Conspiracy Nation -- Vol. 5 Num. 44

("Quid coniuratio est?")


I grabbed the following off alt.conspiracy. Note that the author does not mention his source for the information, as to whether it was published somewhere, or whatever. It also has a "to be continued", and I will try to grab further posts and forward them. The information, if accurate, does tend to support statements made by Sherman Skolnick.

Note that I neither necessarily agree nor disagree with either all or parts of the following. Persons mentioned are invited to send their rebuttals, of reasonable length, to for probable distribution.

-- Brian Francis Redman, Editor-in-Chief

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          Allegations Regarding Vince Foster, the NSA, and 
                 Banking Transactions Spying, Part III

                        by J. Orlin Grabbe

        The sequence of events leading the banking software
        company Systematics (ALLTEL Information Services) to
        hire a libel attorney to deny it was operating on behalf
        of the U.S. National Security Agency (NSA) began more
        than a decade ago.

        In the early 1980s, the War on (Some) Drugs and the War 
        on (Some) Terrorists lead to various U.S. government 
        initiatives to "follow the money."

        A Senate subcommittee recommended that the Treasury
        Department should work with the "Federal Reserve Board
        to develop a better understanding of the financial
        significance and use of currency repatriation data as
        well as information about foreign depositors' currency
        deposits." (U.S. Senate Permanent Subcommittee on 
        Investigations, Crime and Secrecy:  The Use of Offshore 
        Banks and Companies, U.S. Government Printing Office, 
        February 1983.)

        Over at the National Security Council, Norman A. Bailey, 
        an economist who understood the electronic flow of money
        through SWIFT, Fedwire, and CHIPS, urged the involve-
        ment of the National Security Agency (NSA), the Ft. 
        Meade-based Defense Department agency for signals 
        intelligence and communications security.  

        Bailey "confirms that within a few years the National
        Security Agency . . . had begun vacuuming up mountains
        of data by listening in on bank wire traffic.  It became a
        joint effort of several Western governments with the
        Israelis playing a leading role, since they were the main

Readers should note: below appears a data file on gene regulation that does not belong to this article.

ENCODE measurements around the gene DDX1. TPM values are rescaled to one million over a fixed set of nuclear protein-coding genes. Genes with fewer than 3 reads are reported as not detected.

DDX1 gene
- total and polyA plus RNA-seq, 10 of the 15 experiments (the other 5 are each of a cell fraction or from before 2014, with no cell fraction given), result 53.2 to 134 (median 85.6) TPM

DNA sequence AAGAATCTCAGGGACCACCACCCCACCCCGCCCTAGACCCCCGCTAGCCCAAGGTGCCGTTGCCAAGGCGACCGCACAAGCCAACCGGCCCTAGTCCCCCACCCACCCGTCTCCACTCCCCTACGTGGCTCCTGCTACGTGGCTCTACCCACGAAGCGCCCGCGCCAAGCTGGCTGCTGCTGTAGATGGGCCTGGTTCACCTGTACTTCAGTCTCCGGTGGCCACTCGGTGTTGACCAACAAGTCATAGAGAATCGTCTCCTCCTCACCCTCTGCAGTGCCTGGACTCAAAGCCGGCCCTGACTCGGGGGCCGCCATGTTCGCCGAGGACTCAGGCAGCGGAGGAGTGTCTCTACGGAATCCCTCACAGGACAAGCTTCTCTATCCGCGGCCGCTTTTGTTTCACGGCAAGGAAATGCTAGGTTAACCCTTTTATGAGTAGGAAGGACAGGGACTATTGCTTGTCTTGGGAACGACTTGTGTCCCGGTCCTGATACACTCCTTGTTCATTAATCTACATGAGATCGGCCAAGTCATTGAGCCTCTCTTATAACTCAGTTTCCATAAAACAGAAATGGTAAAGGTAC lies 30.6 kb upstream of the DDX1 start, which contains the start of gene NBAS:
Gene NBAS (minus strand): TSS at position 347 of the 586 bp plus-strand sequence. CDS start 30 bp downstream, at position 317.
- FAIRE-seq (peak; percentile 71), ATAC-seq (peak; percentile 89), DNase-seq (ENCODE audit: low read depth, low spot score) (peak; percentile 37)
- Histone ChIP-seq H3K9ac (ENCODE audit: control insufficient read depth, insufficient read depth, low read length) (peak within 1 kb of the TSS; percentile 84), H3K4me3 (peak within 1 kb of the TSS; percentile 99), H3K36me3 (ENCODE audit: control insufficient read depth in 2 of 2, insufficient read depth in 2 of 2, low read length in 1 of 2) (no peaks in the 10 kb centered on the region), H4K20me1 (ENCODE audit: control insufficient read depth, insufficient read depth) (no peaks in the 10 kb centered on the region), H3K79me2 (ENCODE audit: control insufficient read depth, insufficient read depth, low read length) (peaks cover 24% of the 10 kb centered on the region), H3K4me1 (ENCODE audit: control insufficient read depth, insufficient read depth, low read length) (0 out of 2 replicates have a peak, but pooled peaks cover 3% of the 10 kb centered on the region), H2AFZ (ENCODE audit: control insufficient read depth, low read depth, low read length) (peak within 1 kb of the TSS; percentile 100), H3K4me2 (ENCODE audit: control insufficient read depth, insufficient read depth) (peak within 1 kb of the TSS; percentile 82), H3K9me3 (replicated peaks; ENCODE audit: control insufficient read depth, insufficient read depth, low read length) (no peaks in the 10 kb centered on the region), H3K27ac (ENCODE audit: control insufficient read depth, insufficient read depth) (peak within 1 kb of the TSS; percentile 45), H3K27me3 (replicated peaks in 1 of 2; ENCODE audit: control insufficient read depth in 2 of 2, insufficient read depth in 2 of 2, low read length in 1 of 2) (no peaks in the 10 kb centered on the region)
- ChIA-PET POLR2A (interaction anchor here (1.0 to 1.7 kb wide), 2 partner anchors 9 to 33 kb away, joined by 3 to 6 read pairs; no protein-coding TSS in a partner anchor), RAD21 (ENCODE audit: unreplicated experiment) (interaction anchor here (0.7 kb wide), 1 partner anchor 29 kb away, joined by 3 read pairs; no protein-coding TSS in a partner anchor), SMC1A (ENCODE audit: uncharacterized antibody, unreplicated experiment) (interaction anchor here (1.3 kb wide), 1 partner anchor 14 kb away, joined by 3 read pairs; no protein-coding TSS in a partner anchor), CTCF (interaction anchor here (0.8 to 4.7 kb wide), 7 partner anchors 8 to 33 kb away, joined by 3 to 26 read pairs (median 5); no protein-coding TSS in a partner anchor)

target of terrorism" (James R. Norman, "Fostergate").
        The NSA proceeded to jack into Fedwire, CHIPS, and
        Swift.  Doing so would be a priority if the aim was to
        monitor banking transactions.  But even while essential,
        this in itself would be of limited utility without further 
        information.  What is the use of monitoring interbank 
        transfers that are DES-encrypted?  And even if you break 
        the code, or have the keys, what remains is a money amount 
        transferred from one account number at one bank to another 
        account number at another bank. Who owns the accounts?

        One way of finding out was the CIA method:  to sneak agents 
        working under cover as computer hardware or software suppliers
        into computer rooms.  Sometimes a lowly computer programmer has 
        more access to banking information than does a senior executive, 
        so this method could enable one to piece together account names 
        and customer information with account numbers.  But such an 
        approach is not efficient.  Efficient spying implies access at 
        all times.

        The evidence indicates that at some point NSA made the logical
        decision that continual access meant the NSA had to become a 
        major provider of banking software.  

        James R. Norman, Senior Editor at Forbes--in an article  
        entitled "Fostergate," an article scheduled to appear in
        the May issue of Forbes, but killed at the last minute by
        Steve Forbes, apparently through the persuasive urging of
        Casper Weinberger, the former Defense Secretary who is
        Publisher Emeritus at Forbes--makes specific allegations
        about several companies which may have become part of such 
        an NSA operation, and about the role of Vincent Foster:

           "Forbes' sources say that since at least the late 1970s,
           Foster had been a silent, behind-the-scenes overseer on